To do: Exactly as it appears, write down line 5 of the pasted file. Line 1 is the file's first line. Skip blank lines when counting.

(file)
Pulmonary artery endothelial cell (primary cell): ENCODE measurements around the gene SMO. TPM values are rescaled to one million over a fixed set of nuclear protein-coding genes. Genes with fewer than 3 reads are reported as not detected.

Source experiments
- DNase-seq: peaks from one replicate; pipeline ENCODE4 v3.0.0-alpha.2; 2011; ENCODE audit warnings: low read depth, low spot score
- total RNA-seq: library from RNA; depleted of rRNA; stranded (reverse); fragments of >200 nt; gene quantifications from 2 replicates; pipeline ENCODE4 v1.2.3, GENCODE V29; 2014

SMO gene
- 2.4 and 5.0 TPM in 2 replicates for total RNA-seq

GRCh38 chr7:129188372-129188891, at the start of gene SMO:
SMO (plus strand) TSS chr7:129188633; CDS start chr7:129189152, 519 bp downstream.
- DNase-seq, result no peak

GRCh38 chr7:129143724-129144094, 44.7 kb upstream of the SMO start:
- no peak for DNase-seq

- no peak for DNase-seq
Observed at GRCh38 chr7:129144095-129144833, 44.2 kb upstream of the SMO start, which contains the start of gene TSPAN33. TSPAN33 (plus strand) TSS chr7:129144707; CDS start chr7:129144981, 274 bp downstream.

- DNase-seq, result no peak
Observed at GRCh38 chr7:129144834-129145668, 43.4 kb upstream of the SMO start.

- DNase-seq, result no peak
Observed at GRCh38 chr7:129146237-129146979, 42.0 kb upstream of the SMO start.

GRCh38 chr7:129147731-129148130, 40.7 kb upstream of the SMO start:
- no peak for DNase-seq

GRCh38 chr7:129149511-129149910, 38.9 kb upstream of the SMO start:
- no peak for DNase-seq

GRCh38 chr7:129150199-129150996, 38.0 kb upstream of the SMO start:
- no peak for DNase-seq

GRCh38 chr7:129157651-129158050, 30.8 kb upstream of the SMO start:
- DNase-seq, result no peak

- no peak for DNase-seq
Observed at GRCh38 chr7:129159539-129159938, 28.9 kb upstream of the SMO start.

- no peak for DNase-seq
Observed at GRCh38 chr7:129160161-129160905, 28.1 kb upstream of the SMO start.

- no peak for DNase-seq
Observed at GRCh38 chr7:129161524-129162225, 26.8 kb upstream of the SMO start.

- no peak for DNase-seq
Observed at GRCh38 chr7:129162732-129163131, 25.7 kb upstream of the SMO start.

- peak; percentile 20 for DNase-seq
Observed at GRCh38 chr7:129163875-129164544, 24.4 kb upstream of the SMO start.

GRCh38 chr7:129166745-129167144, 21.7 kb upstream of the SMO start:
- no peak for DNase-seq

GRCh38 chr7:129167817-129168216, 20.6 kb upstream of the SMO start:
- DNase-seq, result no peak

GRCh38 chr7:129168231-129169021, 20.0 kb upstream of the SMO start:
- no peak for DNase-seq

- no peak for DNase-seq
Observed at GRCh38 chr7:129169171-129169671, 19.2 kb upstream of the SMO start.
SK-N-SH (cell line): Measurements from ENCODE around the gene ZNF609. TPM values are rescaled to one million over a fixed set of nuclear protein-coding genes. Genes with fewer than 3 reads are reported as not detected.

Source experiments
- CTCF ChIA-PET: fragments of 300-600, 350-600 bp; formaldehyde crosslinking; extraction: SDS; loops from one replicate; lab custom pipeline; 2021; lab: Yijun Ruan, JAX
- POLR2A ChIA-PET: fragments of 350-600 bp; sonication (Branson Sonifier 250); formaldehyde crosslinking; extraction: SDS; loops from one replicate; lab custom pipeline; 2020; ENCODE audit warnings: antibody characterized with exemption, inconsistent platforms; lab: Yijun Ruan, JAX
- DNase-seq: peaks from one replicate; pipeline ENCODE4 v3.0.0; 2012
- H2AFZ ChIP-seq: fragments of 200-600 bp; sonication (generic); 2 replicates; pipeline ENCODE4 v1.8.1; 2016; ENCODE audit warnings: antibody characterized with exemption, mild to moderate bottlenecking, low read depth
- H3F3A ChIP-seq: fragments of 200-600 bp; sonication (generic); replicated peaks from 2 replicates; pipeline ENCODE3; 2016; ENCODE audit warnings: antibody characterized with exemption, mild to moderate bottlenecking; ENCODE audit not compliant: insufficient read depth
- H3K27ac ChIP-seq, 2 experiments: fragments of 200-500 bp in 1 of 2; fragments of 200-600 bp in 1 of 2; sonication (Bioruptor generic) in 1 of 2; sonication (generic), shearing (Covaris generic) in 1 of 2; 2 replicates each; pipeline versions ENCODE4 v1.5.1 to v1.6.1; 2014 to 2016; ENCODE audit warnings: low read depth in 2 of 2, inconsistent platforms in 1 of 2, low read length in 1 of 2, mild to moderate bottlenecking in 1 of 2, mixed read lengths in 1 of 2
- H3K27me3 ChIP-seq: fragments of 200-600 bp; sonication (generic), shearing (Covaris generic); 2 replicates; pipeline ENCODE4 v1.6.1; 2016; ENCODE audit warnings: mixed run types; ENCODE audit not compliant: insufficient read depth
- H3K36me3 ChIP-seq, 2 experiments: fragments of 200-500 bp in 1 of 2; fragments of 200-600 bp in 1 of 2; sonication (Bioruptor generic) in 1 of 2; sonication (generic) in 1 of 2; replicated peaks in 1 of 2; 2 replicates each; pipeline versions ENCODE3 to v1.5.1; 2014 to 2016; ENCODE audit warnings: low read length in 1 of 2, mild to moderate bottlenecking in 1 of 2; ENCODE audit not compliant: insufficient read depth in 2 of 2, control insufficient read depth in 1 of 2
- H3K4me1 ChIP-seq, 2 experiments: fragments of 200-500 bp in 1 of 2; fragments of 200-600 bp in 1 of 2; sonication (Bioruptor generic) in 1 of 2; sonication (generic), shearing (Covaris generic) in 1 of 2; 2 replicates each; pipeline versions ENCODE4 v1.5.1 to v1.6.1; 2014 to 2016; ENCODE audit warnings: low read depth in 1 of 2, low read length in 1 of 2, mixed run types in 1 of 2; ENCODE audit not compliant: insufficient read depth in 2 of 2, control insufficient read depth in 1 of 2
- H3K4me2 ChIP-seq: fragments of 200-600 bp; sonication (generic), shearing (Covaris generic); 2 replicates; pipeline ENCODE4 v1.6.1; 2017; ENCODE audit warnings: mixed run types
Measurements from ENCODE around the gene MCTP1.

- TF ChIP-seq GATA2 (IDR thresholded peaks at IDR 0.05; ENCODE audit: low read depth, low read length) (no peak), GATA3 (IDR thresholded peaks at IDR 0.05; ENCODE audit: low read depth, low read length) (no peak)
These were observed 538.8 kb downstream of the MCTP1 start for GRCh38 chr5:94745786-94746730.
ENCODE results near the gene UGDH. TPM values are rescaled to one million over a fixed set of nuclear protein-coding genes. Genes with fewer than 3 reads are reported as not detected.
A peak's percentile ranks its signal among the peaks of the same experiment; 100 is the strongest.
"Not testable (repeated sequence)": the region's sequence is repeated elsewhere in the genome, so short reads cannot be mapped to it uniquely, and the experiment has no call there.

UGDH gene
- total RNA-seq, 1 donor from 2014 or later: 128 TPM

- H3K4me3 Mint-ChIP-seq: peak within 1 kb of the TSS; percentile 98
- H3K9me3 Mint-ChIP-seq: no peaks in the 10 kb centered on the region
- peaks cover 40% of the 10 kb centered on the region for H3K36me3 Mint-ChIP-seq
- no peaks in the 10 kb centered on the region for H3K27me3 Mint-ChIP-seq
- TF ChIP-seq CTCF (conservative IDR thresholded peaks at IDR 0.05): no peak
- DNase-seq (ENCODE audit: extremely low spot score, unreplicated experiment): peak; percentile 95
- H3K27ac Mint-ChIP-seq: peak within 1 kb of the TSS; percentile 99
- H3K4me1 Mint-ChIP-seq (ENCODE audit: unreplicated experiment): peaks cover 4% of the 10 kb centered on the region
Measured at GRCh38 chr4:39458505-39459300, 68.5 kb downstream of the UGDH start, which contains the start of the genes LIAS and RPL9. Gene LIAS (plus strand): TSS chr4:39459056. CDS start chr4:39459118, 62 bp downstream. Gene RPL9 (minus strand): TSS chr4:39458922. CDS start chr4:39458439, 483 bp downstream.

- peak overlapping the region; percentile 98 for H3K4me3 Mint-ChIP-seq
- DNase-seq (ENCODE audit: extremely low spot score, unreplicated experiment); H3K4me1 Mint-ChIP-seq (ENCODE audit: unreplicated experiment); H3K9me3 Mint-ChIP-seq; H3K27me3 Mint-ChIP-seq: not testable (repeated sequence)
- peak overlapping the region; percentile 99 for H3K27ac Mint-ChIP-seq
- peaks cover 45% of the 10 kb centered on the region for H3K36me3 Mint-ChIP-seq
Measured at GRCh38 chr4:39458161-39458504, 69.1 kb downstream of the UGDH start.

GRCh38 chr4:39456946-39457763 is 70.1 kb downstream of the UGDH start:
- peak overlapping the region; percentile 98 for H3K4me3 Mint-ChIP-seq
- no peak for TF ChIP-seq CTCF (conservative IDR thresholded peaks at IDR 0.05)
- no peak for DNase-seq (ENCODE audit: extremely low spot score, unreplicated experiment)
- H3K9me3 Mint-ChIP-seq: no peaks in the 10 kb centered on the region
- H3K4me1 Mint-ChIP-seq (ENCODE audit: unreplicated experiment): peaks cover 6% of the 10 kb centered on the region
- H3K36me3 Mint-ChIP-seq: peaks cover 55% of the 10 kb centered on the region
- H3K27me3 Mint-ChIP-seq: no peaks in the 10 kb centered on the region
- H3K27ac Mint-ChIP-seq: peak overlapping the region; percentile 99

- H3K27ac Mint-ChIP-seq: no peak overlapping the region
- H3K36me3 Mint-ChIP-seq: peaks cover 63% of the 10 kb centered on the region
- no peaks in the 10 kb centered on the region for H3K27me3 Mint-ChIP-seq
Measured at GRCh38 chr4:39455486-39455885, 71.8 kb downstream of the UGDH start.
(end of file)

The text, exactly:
SMO gene